However, if you’re just using your hybrid bike to get to and from work and maybe the odd weekend ride, then shift quality might be a secondary concern to the range of gearing on offer. If you live in a hilly area, then it’s worth looking for a bike with a 32 tooth sprocket at the back to let you winch your way up steep gradients.
There are also lots of hybrid bikes that offer a triple chainset. This is good if you want some seriously easy gears, but the gear range is often not that much more than if you just have two rings at the front, and it can be harder to find the perfect gear if you want to get into a rhythm on a long flat road or steady climb.
You’ll also find that there’s a pretty even split of rim brakes and disc brakes on all but the very cheapest hybrid bikes. The differences between the two are simple, with rim brakes using two pads to grip the rim of the wheel, while disc brakes grip a rotor attached to the hub of the wheel. Both have their benefits, so it’s best to choose depending on what you want from a hybrid bike.
Rim brakes are the cheaper option and have been the preferred method of braking on road bikes since time immemorial. They’re also lighter than disc brakes, and are really easy to adjust and maintain, just requiring you to slide in a new pair of brake pads every few months or so.
Although disc brakes have been used on mountain bikes for years, they have only recently made their way onto the road, and although traditional roadies have yet to fully embrace them, they’re a perfect match for hybrid bikes. They are a little more expensive than rim brakes, so you should only expect them on the best hybrid bikes, but offer better braking power and more consistent performance in both wet and dry conditions. They’re also a better option if your commute takes in potentially muddy bridleways and cycle paths, doing a good job of clearing mud and debris from the braking surface.
Another thing to keep an eye on is the saddle that comes with the bike, and whether that suits the sort of riding that you’re going to be doing (and the clothing that you’re going to be doing it in). If you’re riding more than a couple of miles then a pair of padded cycling shorts are a shrewd investment and will vastly improve your comfort in the saddle. And once you’ve got a pair, then you shouldn’t be put off by skinny-looking road saddles, which despite they’re lack of padding will be more comfortable on your backside.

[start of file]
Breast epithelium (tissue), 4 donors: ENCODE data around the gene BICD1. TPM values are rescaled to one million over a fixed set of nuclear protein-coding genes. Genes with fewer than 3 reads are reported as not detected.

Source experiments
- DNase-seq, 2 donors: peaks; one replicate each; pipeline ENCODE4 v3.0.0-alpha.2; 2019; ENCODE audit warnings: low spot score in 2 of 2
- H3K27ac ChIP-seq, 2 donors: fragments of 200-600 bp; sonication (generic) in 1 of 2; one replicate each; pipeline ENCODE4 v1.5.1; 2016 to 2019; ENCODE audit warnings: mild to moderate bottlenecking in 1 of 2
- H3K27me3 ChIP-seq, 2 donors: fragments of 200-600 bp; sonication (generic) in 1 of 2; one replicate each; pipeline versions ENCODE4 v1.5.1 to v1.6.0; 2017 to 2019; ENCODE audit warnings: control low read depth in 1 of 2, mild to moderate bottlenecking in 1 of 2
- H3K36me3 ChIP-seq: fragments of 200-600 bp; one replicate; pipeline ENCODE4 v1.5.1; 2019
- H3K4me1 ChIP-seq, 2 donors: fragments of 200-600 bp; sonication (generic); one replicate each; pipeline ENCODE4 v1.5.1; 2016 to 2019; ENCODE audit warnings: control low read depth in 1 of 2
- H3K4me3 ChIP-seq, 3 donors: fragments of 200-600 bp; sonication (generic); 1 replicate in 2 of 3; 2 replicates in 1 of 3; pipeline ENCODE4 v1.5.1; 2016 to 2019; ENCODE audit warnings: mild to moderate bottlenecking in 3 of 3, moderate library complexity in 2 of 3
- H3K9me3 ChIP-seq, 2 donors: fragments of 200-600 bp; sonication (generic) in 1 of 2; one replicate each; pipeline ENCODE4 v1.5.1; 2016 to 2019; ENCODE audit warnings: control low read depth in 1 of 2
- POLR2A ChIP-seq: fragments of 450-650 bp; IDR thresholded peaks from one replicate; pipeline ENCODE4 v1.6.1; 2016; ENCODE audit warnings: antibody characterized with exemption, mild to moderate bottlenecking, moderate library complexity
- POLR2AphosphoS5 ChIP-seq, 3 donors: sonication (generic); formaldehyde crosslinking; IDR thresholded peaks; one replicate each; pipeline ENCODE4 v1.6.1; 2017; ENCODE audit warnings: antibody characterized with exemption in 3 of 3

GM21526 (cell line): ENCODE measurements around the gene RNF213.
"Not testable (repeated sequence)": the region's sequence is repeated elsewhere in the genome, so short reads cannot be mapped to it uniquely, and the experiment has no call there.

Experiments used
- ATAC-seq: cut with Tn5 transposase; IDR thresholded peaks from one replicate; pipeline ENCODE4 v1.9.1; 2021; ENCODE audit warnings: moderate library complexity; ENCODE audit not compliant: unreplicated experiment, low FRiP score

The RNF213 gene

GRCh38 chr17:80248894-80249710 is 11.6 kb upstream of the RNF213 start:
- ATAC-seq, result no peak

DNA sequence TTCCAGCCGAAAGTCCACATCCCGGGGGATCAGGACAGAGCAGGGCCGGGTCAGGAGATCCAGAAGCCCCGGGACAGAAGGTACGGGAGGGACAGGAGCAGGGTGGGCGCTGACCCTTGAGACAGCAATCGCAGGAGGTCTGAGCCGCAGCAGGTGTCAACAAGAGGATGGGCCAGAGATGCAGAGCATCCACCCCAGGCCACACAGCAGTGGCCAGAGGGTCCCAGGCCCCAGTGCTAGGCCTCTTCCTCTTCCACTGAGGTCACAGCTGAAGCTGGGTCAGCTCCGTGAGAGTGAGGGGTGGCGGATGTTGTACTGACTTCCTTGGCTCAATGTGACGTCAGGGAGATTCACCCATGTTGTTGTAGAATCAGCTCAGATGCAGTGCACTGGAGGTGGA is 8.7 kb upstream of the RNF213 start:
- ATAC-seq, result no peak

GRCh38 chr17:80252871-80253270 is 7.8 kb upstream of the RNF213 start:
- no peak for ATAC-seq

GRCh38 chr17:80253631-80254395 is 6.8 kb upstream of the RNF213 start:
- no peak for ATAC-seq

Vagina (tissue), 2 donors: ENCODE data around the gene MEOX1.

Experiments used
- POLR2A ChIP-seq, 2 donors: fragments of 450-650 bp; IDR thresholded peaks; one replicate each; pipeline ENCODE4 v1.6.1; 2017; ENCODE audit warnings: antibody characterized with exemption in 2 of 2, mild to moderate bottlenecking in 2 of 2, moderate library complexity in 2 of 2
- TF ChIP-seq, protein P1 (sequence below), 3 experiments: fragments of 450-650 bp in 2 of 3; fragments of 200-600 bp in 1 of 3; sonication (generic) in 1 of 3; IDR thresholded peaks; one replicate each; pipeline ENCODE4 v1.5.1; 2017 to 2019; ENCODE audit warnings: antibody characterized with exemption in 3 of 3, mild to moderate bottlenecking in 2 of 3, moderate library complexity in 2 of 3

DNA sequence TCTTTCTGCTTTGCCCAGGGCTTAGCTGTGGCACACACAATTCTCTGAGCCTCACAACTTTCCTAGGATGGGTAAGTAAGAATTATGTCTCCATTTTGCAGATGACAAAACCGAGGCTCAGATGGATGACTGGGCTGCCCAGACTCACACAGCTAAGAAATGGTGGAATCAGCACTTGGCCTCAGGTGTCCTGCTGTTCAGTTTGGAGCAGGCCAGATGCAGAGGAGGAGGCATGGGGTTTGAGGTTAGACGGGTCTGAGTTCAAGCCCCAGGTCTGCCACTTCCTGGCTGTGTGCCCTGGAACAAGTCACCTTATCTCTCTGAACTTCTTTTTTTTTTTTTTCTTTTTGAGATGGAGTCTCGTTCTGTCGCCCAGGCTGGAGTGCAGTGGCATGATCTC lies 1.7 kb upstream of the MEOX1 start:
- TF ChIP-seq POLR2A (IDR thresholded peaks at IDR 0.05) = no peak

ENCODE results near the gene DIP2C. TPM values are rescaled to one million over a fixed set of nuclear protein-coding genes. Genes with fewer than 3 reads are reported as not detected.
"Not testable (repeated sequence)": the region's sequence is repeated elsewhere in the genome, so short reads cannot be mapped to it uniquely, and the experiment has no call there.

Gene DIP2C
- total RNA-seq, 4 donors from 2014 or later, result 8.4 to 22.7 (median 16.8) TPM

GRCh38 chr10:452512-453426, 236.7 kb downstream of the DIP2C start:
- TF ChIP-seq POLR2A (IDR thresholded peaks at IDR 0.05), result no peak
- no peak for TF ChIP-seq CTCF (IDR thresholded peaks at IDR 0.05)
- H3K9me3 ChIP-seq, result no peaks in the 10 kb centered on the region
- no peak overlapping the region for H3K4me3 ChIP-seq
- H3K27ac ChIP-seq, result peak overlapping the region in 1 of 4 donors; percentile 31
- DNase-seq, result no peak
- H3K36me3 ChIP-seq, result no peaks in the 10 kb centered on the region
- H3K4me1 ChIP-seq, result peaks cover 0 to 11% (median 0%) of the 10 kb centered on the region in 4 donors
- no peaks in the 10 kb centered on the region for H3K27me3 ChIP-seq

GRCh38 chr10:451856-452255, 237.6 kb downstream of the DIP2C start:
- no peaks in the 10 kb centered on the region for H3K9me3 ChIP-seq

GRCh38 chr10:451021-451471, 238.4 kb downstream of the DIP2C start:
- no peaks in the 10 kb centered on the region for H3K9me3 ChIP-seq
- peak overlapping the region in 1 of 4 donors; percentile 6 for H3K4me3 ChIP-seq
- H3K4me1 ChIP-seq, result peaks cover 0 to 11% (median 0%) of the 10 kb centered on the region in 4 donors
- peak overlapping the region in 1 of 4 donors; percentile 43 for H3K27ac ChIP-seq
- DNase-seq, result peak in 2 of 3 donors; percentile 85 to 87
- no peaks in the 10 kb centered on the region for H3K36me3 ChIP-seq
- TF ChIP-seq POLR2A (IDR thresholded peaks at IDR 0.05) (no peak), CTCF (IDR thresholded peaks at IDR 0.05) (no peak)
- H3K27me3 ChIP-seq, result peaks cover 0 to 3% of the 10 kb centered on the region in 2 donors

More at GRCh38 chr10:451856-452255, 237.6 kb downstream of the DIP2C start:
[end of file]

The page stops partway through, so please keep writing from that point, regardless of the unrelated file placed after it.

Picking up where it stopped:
However if you’re buying a hybrid bike just for popping round the corner to the shops at the weekend, then a more padded saddle might prove more comfortable, providing better support for an upright riding position.
Watch: How to fit and remove pedals
As is the case with most bikes, you’re likely to have your hybrid bike sold either without pedals, or with plasticky black flat pedals. The first thing you should do to your new hybrid bike is take these off and throw them in the bin, and invest in a more suitable pair.
The best options for commuting and urban riding are off-road pedals such as Shimano’s SPD system. Not only are these easy to get in and out of so beginners shoudln’t be put off, but they feature a recessed cleat that means you can wear shoes that let you walk instead of waddling as you do with normal cycling shoes. They are also less susceptible to clogging up with mud if you’re taking your hybrid bike off-road.
Are there any other features that I should look for?
While the frame and components will govern how good the bike is to ride, it is a bike’s other features that will decide how good it is to use day to day.
If you’re having to carry large or heavy items into work, then it can be uncomfortable to carry a rucksack which can often stick into your back. A better option is to invest in a pair of panniers, which will mean the weight is taken by your bike rather than by you.
All of the best hybrid bikes should come with eyelets in the frame that will allow it to take a pannier rack. It is possible to buy adaptor clips that will let you use a pannier rack without having the eyelets, but these won’t hold the rack quite as securely as if the frame is specifically designed for the purpose.
You should also try and find a hybrid bike that has plenty of clearance between the frame and the tyre to enable you to fit mudguards, as well as eyelets so you can fit ones with better coverage, rather than flimsy clip on ones. It might seem a shame to spoil the look of your new bike in such a way, but you’ll certainly appreciate it when cycling on wet roads.
Where to buy a hybrid bike
The vast majority of major bike manufacturers create hybrid bikes – Specialized, Trek, Giant and Boardman are all examples of brands who offer flat bar multi terrain hybrid bikes within their collections.
You can buy bikes online, but if you’re new to the cycling world then it’s a good idea to visit your local bike shop – here they can size you up to ensure that you make the right selection and roll away on a bike that fits.
Look for a retailer that allows you to test ride the bike before purchase, and promises to fit you up as part of the bike buying process, for no extra charge. Some also offer money back guarantees after 30 days, in case you change your mind.